The Facebook Data Science Team marked Thanksgiving by analyzing anonymized, aggregate data from English-speaking users in the U.S. to determine what they were most thankful for, and friends, family and health topped the list.
The Facebook Data Science Team curled up with some good books, analyzing more than 130,000 status updates containing the phrases “10 books” or “ten books,” during the last two weeks of August, playing off a meme that has been active for about one year: “List 10 books that have stayed with you in some way. Don’t take more than a few minutes, and don’t think too hard. They do not have to be the ‘right’ books or great works of literature, just ones that have affected you in some way.” So, which book finished at No. 1?
Odds are, most Facebook users have seen status updates in their News Feeds with some variation of the “pay it forward” theme, meaning that if a stranger or friend shows a person kindness in some form, the recipient does something nice for someone else. But which countries and cities were responsible for the most pay-it-forward status updates? Lada Adamic and Thomas Lento of the Facebook Data Science Team have the answers.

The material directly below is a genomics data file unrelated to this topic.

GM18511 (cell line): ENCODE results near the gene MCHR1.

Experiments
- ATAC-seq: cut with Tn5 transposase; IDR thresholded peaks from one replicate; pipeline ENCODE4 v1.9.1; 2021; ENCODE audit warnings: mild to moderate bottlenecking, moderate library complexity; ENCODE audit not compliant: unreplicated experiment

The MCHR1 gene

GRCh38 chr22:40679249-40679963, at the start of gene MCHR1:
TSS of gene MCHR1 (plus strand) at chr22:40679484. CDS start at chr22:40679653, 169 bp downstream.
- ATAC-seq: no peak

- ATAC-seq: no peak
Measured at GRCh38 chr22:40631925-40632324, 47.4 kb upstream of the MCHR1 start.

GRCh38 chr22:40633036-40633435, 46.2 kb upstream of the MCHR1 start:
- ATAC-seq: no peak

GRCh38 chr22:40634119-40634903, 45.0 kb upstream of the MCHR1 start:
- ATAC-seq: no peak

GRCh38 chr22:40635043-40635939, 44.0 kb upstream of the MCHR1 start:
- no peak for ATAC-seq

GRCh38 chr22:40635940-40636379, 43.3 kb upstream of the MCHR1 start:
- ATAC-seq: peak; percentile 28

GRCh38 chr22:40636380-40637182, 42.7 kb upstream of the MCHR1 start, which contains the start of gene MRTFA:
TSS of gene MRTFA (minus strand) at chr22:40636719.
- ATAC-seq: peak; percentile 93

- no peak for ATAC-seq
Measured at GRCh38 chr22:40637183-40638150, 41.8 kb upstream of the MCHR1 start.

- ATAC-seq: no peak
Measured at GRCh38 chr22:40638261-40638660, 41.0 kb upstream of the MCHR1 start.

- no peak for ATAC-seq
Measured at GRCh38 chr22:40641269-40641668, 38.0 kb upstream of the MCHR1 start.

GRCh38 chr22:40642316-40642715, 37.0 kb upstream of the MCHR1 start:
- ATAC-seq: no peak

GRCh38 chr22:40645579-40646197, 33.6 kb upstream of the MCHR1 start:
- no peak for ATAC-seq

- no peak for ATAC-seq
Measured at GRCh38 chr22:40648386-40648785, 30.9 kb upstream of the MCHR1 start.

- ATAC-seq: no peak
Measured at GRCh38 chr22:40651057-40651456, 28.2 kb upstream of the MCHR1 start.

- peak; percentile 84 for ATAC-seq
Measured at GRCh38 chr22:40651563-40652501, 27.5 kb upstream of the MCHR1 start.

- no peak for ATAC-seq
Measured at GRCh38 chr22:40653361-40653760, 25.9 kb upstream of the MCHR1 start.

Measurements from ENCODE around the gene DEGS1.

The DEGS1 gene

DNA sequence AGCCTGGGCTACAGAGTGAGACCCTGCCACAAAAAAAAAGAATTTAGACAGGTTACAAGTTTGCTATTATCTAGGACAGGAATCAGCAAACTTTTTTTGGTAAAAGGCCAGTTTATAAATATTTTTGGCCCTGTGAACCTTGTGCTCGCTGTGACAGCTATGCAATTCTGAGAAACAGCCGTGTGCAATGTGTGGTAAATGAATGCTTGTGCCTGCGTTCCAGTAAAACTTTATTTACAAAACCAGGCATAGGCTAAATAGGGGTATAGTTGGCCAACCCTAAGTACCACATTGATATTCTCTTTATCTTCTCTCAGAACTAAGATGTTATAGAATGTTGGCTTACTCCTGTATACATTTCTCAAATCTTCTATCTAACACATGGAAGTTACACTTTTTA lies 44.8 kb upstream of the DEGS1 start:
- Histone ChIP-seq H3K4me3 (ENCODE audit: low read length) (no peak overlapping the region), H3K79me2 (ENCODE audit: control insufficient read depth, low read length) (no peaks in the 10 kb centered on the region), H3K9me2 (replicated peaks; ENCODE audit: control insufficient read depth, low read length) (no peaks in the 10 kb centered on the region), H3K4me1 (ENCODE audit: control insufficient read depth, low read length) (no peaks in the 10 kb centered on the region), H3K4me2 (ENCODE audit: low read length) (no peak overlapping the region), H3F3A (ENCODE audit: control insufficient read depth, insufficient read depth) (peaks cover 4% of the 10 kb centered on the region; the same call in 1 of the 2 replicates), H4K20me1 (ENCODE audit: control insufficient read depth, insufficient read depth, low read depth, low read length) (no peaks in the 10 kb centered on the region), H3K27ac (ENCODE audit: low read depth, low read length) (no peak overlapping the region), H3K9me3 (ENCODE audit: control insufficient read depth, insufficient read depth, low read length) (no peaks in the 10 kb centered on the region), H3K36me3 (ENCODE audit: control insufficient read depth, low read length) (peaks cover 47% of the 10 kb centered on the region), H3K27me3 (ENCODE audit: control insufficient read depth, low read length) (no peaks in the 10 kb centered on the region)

What effect does daylight saving time have on Facebook users? According to a study of anonymized, aggregated user data from the social network by Mike Develin, Lada Adamic, and Bogdan State of the Facebook Data Science Team, from 5 a.m. to noon on the Monday after daylight saving time takes effect, inclusion of “feeling tired” in status updates is up 86 percent when compared with a typical Monday.
When an Ivy League university releases a study suggesting that the social network you work for will lose 80 percent of its user base between 2015 and 2017, even going as far as to compare your company to an infectious disease, there is only one way to respond — with humor.
In the old children’s game commonly referred to as telephone, the first player whispered a message to the second player, and the message was passed through the chain of participants until it reached the final player, and that player’s version of the message was then compared with the original, as the message was usually changed during the process. Lada Adamic, Thomas Lento, Eytan Adar, and Pauline Ng of the Facebook Data Science Team found in a study that the same principle applies to memes on the social network.
How many Facebook users left high school or college with both a diploma and a spouse or future spouse? The Facebook Data Science Team did some digging to find out.